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Day 37 at sea: less than 1000 miles to go

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Atlantic Lions selfie at sunset

The Atlantic Lions have now been rowing continuously for over 37 days. Five weeks of ocean rowing has taken its toll on the boys and in this blog Dr Matt gives us a medical update. 

With less than 1000 nautical miles to go the boys are picking up speed as the Caribbean finish is in sight. 

After more than five weeks at sea we have reached our latest and biggest Joey Milestone to date - now less than 1000 nautical miles to go! We moved into three figures at about 6am on day 36 and to celebrate, the steering line broke on us! Not the first time we’ve had to run repairs by head torch - and probably not the last. But It has been a long time coming since we pulled in the para anchor over a week ago, and life on board since the storm has all been about one thing - speed! And we have done a number of small things to get Tiny moving as fast as possible:

  1. Moving the remaining food and ballast to more forward hatches to balance the boat and keep minimal surface drag In the water.
  2. Disposing of any surplus supplies we have been carrying and this included half of Boots' toiletries aisle - shower gels, after sun, talcum powder etc. But we’ve kept the important bits - our suncream of course and the trusty Sudocrem!
  3. Having the deck repeater on during the day so we can always see our speed, which is a luxury we can now afford (most of the time) as the batteries have generally been charging better in the sunny tropics.
  4. Keeping oars out of the water at changeover and always having one person rowing to make switching positions as efficient as possible, trying to keep the forward momentum.
  5. Regularly cleaning the barnacles off the bottom of the boat which seem to stick like stubborn limpits despite the copper coat! Unfortunately our number one scrubber of choice was lost to the ocean during yesterday’s boat wash so we currently only have half a clean boat! But a contingency plan is in progress…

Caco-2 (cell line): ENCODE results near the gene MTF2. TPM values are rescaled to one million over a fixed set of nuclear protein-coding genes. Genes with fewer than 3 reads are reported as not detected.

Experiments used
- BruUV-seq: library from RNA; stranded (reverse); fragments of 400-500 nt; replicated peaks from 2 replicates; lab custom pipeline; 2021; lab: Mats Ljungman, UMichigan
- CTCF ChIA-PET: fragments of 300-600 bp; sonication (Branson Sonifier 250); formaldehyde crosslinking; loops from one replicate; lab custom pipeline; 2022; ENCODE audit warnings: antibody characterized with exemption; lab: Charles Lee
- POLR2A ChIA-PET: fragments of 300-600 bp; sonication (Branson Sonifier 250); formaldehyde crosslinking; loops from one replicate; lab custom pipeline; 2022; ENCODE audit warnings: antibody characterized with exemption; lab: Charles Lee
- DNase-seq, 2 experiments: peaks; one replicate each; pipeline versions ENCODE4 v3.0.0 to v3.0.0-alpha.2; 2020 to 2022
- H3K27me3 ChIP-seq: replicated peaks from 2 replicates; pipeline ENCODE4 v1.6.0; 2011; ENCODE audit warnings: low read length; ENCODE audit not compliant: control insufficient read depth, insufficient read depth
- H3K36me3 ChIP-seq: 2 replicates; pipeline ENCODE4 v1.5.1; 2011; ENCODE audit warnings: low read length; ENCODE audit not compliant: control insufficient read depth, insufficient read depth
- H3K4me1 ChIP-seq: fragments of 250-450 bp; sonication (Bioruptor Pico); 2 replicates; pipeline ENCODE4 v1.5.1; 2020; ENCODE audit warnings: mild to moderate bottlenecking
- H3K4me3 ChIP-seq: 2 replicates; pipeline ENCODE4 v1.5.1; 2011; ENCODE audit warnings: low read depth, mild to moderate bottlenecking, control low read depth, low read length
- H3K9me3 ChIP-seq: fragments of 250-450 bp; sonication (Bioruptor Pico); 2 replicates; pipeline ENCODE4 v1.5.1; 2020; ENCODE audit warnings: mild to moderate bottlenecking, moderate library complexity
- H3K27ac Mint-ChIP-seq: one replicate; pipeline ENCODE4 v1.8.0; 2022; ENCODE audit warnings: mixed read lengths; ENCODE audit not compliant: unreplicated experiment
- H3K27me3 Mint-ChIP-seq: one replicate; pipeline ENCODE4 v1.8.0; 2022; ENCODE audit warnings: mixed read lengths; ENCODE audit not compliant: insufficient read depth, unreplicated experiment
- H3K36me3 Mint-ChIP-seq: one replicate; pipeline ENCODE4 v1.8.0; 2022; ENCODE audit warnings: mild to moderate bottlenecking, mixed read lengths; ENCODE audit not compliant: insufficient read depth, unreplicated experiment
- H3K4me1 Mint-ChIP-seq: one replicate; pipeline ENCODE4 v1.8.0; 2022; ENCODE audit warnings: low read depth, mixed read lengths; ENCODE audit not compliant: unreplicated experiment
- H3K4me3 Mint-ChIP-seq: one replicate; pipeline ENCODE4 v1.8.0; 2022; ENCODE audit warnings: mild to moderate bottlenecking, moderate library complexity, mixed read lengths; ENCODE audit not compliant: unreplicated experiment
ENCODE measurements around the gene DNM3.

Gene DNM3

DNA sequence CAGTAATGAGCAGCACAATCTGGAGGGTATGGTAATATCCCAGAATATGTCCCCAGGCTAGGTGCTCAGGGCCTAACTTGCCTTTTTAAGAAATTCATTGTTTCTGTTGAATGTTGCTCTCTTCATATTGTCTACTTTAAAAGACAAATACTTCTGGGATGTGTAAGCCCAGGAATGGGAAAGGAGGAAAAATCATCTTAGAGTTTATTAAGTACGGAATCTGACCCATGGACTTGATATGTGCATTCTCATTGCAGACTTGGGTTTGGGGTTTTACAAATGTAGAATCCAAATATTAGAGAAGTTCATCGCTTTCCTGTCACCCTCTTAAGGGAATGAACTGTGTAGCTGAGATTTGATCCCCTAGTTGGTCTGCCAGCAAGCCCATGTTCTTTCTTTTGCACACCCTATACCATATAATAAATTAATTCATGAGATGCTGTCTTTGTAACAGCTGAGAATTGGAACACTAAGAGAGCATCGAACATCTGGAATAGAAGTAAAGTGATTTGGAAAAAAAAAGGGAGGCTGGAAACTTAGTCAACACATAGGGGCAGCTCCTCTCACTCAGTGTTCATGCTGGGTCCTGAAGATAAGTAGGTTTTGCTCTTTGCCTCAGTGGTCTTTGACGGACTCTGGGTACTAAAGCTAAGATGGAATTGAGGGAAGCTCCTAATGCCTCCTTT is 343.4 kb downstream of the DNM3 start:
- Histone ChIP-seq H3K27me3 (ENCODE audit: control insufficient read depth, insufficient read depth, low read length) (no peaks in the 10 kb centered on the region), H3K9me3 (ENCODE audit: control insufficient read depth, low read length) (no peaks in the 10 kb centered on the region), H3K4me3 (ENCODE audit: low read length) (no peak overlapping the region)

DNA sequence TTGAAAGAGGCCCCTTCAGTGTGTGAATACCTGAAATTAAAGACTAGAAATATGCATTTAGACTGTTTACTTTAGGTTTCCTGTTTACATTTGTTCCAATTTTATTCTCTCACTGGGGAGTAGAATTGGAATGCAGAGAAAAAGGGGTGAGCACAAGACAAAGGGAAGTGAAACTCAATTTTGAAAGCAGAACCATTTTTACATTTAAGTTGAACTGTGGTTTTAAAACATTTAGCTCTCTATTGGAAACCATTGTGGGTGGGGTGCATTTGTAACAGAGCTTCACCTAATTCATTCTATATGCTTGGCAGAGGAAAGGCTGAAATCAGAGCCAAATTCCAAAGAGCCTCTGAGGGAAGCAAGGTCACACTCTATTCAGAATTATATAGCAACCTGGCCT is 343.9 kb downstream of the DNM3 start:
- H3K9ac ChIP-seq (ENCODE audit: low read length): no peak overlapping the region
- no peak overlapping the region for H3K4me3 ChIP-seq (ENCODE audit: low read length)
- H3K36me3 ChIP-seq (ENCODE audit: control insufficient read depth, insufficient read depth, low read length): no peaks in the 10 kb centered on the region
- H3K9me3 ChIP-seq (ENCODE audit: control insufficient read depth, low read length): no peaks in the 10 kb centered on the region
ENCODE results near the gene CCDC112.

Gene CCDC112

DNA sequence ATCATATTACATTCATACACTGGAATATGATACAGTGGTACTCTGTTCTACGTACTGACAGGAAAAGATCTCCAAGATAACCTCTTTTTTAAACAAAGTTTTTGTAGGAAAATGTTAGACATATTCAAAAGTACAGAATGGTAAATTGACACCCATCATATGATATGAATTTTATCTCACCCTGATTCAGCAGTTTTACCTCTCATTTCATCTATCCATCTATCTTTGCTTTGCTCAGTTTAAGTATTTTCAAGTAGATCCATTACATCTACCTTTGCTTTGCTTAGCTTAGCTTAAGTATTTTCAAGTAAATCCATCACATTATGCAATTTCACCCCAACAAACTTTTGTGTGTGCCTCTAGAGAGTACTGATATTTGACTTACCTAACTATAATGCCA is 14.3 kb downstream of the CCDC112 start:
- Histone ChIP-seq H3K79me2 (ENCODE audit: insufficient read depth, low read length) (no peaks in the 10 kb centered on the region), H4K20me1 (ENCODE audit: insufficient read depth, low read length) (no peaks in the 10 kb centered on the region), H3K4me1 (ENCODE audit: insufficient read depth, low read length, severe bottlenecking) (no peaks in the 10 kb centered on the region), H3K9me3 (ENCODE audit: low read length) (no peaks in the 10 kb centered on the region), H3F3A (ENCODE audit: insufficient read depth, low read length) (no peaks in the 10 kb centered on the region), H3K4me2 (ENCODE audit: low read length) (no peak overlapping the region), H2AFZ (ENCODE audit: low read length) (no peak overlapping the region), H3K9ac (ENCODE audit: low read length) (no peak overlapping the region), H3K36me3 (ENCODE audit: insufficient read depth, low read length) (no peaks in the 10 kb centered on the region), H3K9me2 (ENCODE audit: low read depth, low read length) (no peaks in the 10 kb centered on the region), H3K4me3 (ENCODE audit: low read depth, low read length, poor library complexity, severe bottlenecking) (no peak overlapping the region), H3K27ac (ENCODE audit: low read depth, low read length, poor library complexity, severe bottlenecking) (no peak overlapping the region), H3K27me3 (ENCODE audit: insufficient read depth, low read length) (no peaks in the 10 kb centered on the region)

6. Fishing has unfortunately had to take a sideline, much to Charlie’s dismay! But after hooking a monster dorado that literally pulled the boat in the opposite direction we have had to retire the rod (for now). But watch this space.

Whilst each of these things may only save a few metres per day (or maybe none at all!) we have convinced ourselves that TD is moving quicker and we hope it will mean a few less strokes we have to pull to the other side! Maybe it’s all in our heads. But then so much of this challenge has been just that. The actual rowing has taken on a new intensity with Caribbean dreams constantly in our heads, and we are pushing ourselves harder and harder each session.

All this said, perhaps the biggest contributor to our speed was the large dorsal fin we saw stalking the boat yesterday evening… It seems even 8ft sharks are intrigued by this little rowing boat. And even more reason to keep paddling quick! Charlie was very excited to spot Bruce in the water!

I also thought I’d share a brief medical update (WARNING: some explicit content):

  • 1 small first degree burn to forearm (hazardous jetboil)
  • 1 case mild patella tendinitis
  • 3 sore hamstrings
  • 3 cases flexor tendinitis of wrists
  • 5 claw hands
  • 8 hands' worth of blisters
  • 8 feet's worth of blisters
  • 1 case of armpit rash
  • 4 cases of buttock salt sores of varying degrees. Two improving, two slightly worsening but all manageable
  • 1 small anal fissure - healing
  • 2 cases of scrotal folliculitis - 1 resolved, 1 improving (girls you’re welcome)

Most of these are being managed with magic baby wipes and a generous helping of Sudocrem. Topical ibuprofen gel, tubigrips and enough wiggling of fingers seem to be sorting the rest for now. Despite these few little niggles spirits remain high and we’ve enjoyed a Disney sing along (acapaella style) in the sunshine this afternoon. Unfortunately we are now completely without music as one iPod has stopped working and the other was lost overboard during a particularly viscious flying fish attack…

We have gratefully received some messages whilst at sea from MS sufferers who have heard of our challenge, and their stories and words of encouragement have really lifted us at times and are spurring us on. We are thrilled to hear the donations are still coming in at home and are so grateful to everyone who has supported us so far. Reminders of where this money is going and the difference that it is making are keeping us all going strong and we are looking forward to eating up these next few hundred miles!

Dr Matt

Joe in the water cleaning the boat


  1. Team sunset selfie
  2. Joe aka the ‘sea slug’ during his weekly wash.

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